Review

by Carlo Santos, Jan 23rd 2010

Negima!? neo

GN 4

Synopsis:
Negima!? neo GN 4
To train his abilities as a wizard, 10-year-old prodigy Negi Springfield has been sent from Wales to Japan—to teach a classroom full of teenage girls! Already, he's faced a number of magical (and hormonal) challenges, but nothing can prepare Negi for the new student in class: his childhood friend Anya. With so many girls competing for Negi's attention, Anya can't help but feel jealous, especially when some of them are so ... well-endowed. Meanwhile, Negi must fend off his students' usual advances, like when the class bookworm's fantasies get the better of her, or when the cheerleading squad takes him out on a date. However, when another boy swoops in looking for a fight, it looks like Negi will have to use an entirely different set of skills!
Review:

Come, Anya! Save this series from itself! The feisty, pint-sized redhead may be the last hope for this manga-based-on-the-anime-based-on-the-other-anime-based-on-the-manga, which continues to be a disgrace to Ken Akamatsu's original. Even those trying to judge Negima!? neo on its own merits will find that Volume 4 follows the shameful tradition of its predecessors: run-of-the-mill bursts of magical combat, interspersed with a whole lot of mindless, plotless fanservice. Amidst such mediocrity, one would hope that the presence of a fan-favorite character can give this series a much-needed kick in the pants. So does she?

Well, Anya does bring a lot of kicks. And punches. And slaps to the face. But the thrill of beating up Negi only lasts so long, and like most everything else in Negima! Lite, Anya ends up being reduced to a one-note character—that note being "I have a severe inferiority complex about my bust size." Just think, she had the potential to bring in all sorts of story twists and personality conflicts—a major player in the Star Crystal battle! Negi's childhood friend! A genuine magical rival!—but instead she becomes a boob-joke device. Then again, perhaps that's to be expected when her entire involvement in the first two chapters can be summarized as (1) enrolling in Negi's class, and (2) picking out a school club to join (accompanied by absurd but predictable antics). Magical battle? In this volume? Not for you, Anya.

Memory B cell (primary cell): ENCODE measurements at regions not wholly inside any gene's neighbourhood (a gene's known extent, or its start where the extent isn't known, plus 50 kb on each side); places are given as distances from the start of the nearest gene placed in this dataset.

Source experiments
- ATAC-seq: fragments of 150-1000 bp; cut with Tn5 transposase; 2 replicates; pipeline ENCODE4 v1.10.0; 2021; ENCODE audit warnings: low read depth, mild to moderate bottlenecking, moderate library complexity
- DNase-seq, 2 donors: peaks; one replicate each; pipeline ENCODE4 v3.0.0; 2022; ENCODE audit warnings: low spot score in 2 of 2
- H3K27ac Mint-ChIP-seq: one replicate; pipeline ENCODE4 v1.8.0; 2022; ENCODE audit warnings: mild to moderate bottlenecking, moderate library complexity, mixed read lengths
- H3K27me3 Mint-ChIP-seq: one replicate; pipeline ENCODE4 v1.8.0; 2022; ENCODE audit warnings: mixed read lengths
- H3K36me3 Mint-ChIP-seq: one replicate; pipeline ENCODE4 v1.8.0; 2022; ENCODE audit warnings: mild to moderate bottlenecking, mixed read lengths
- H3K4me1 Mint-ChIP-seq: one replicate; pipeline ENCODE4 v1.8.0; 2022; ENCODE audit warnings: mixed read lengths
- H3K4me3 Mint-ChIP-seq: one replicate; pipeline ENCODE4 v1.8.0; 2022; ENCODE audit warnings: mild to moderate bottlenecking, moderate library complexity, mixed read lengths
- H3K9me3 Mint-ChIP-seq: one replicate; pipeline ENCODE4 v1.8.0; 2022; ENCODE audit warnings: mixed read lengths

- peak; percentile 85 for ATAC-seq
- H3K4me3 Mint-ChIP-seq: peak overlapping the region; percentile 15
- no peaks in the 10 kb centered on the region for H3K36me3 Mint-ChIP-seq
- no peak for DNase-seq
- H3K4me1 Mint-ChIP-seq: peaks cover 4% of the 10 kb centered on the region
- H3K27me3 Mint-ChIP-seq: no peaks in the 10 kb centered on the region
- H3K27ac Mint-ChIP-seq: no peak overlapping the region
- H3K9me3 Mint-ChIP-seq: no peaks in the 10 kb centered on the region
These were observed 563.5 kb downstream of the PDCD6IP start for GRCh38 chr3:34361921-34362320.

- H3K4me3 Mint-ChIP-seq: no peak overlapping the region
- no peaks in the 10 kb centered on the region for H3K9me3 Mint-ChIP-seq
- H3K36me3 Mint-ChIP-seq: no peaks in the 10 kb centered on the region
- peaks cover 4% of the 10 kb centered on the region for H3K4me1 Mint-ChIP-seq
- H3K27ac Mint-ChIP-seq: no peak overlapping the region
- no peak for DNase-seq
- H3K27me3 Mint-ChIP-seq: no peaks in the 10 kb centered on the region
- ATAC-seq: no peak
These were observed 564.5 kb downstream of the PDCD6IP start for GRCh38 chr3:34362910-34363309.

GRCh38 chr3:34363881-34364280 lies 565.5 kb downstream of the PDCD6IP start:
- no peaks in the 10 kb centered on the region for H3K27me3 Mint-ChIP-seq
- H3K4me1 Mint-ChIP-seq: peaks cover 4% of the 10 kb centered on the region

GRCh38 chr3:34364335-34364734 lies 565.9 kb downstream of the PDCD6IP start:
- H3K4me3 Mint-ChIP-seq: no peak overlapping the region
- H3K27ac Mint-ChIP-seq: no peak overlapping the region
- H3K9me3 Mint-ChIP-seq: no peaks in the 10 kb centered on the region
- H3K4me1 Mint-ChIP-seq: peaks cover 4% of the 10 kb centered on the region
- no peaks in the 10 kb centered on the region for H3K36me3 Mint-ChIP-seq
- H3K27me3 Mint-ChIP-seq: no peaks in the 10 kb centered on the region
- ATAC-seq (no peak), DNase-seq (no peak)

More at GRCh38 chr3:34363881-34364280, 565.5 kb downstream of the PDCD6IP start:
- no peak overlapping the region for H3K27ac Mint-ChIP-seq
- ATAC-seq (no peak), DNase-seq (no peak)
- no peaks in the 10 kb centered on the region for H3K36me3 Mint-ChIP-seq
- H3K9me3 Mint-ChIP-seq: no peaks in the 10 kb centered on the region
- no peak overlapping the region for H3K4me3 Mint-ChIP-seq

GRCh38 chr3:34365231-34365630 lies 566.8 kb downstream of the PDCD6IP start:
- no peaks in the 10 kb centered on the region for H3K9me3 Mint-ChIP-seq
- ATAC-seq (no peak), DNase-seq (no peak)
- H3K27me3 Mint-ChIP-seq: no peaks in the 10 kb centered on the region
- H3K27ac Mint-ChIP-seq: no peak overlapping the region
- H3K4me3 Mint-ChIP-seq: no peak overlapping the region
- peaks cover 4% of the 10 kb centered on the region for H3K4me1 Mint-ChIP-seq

Instead, the responsibility of lighting up the pages with action falls upon the shoulders of another fan favorite—onmyôdô-user Kotarô. The middle chapter provides the magical highlight of this volume, as Negi's hot-headed rival (and one of the few males in the series) brings in a healthy dose of manly burning passion. The fight itself, however, is something of a bland, straightforward affair: whoever releases the most powerful blast wins! For true magical creativity, one should look to the next chapter, where bookworm Nodoka gets her moment in the spotlight as the romantic fantasies in her diary come to life. It's nothing terribly original, but it's still one of the few chapters that successfully blends some whimsical sorcery with the schoolgirl harem element, and even hints at possible future developments involving the magical world. By contrast, the following chapter is a showcase of everything that's wrong with Negima!? neo: three utterly minor characters get their turn to be "Negi's girls" for a day, engaging in various antics that do nothing to advance the plot. Negi doesn't even get to show off his spellcasting skills—and a Negima! without magic is barely a Negima! at all.